Cloud Security Concerns
Because public cloud services rely on third-party operations, particular challenges emerge when considering how to keep data safe during transmission to and from the cloud. These include:
- Cloud data visibility – Frequently, cloud services will be accessed from networks outside of a company’s immediate control by devices that the business doesn’t own, meaning that IT personnel need to be able to view activity on a cloud connection instead of monitoring traffic in a traditional internal network.
- Cloud data control – When dealing with third-party cloud solutions, IT staff don’t have the same degree of control that they would normally enjoy when managing local servers and applications. These limitations are inherent when using cloud services, and there’s no way for customers to access any physical IT hardware.
- Cloud data access – While customers can utilize applications and files online, configuring access permissions in the manner we usually describe is not possible. Users have the ability to access cloud infrastructure from any device with an internet connection, which has also led to the rise of bring-your-own-device (BYOD) solutions. The influence you will have over the security of access to these services is completely limited to the measures made available by your cloud provider, who’s staff also have the ability to override your own access.
- Cloud data compliance – Cloud computing services present organizations with additional challenges in the fields of compliance and regulation. Your cloud configurations may need to meet the regulatory standards of external bodies like PCI and HIPAA while also satisfying the expectations of internal departments, stakeholders, and customers. Any cloud solutions should also be implemented in accordance with the appropriate risk management procedures.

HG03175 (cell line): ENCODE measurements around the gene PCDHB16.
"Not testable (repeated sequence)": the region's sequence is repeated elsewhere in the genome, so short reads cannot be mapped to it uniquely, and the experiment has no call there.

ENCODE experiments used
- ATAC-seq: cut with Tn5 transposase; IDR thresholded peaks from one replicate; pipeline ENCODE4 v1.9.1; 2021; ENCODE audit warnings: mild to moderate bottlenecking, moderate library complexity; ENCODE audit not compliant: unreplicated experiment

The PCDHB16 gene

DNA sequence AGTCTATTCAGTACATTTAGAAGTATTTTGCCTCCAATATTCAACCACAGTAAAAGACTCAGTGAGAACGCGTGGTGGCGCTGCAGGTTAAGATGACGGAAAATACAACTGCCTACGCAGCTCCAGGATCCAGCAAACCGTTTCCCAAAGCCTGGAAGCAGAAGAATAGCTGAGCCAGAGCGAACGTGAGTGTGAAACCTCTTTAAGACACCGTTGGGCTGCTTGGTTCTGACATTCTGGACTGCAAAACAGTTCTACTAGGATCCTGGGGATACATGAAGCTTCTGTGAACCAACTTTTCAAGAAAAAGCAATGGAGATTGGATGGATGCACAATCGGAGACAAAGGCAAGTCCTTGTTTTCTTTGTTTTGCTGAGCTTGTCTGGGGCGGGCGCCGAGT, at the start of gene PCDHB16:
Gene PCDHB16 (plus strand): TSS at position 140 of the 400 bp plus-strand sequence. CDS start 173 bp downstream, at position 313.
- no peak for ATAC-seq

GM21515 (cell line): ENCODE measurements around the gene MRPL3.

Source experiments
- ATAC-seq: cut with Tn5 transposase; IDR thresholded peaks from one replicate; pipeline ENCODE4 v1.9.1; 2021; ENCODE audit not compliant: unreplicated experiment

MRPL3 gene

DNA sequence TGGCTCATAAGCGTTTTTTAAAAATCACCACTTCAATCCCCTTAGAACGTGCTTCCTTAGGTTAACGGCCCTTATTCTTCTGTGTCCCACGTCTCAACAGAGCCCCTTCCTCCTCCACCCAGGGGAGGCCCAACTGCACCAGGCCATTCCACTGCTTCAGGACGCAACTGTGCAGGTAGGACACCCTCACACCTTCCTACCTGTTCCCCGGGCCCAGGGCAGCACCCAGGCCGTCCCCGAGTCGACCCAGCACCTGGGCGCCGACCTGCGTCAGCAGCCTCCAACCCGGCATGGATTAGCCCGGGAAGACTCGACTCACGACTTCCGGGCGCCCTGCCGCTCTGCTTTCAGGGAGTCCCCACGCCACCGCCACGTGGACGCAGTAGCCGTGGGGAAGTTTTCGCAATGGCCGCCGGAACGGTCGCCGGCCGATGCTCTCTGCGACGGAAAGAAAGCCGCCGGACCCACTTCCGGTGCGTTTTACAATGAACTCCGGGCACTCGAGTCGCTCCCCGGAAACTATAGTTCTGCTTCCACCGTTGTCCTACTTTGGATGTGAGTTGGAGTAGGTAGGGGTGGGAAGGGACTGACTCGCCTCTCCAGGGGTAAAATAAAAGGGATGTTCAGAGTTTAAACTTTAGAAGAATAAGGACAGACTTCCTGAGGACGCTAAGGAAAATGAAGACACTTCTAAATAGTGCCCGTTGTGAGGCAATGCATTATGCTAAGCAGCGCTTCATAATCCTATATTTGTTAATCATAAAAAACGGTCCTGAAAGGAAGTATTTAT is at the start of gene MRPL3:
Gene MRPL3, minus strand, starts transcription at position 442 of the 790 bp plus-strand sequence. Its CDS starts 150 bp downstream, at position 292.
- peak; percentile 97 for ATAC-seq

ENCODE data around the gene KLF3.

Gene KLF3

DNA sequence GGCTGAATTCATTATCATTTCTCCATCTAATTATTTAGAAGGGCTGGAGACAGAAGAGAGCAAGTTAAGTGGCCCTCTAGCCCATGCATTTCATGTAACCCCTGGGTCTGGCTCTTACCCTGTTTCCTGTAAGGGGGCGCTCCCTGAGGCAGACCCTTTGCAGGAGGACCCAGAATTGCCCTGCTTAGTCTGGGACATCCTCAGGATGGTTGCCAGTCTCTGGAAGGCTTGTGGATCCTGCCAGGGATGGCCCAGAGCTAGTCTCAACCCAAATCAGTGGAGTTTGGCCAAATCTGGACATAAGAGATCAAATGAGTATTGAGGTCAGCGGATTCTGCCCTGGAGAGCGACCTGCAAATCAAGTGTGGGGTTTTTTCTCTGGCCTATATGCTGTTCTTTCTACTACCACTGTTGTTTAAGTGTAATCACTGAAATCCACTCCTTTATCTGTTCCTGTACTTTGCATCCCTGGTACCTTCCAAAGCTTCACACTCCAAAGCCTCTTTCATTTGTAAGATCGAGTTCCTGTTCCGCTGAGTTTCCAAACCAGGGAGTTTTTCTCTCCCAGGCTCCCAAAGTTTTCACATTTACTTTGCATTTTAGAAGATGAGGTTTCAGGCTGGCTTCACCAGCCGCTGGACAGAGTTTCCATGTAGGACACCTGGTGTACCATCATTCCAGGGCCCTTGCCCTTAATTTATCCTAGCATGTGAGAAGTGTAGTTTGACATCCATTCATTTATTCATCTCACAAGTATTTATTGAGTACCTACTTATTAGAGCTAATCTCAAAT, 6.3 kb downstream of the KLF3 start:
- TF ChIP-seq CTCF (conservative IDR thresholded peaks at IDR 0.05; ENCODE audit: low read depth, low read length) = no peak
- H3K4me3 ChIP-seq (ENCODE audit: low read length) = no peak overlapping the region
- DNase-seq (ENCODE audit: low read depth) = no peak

- Misconfiguration – Maintaining the integrity of cloud services’ security often falls to customers, particularly with regards to their configuration of the services. Research indicates that as little as 26% of companies utilitizing IaaS have the capacity for auditing these services for misconfiguration. Such errors frequently open the door for breaches in security of cloud services by allowing unauthorized access by outside parties. Research also shows that 99% of customers fail to detect configuration errors in their IaaS infrastructure.
- Cloud data recovery – Any internal cybersecurity strategy needs to provide contingency plans to mitigate against the effects of any breaches of cloud services. Such a contingency plan should provide processes and the appropriate resources to recover lost or compromised data to allow a company to function while shielding business from the greatest threats.
- Internal risks – While protecting a business from external breaches to cloud services should be paramount, it’s also worth safeguarding these solutions from the possibility of exploitation by rogue employees within the company. A recent Cloud Adoption and Risk paper published by McAfee suggests that as many as 85% of organizations show activity that could indicate internal security breaches.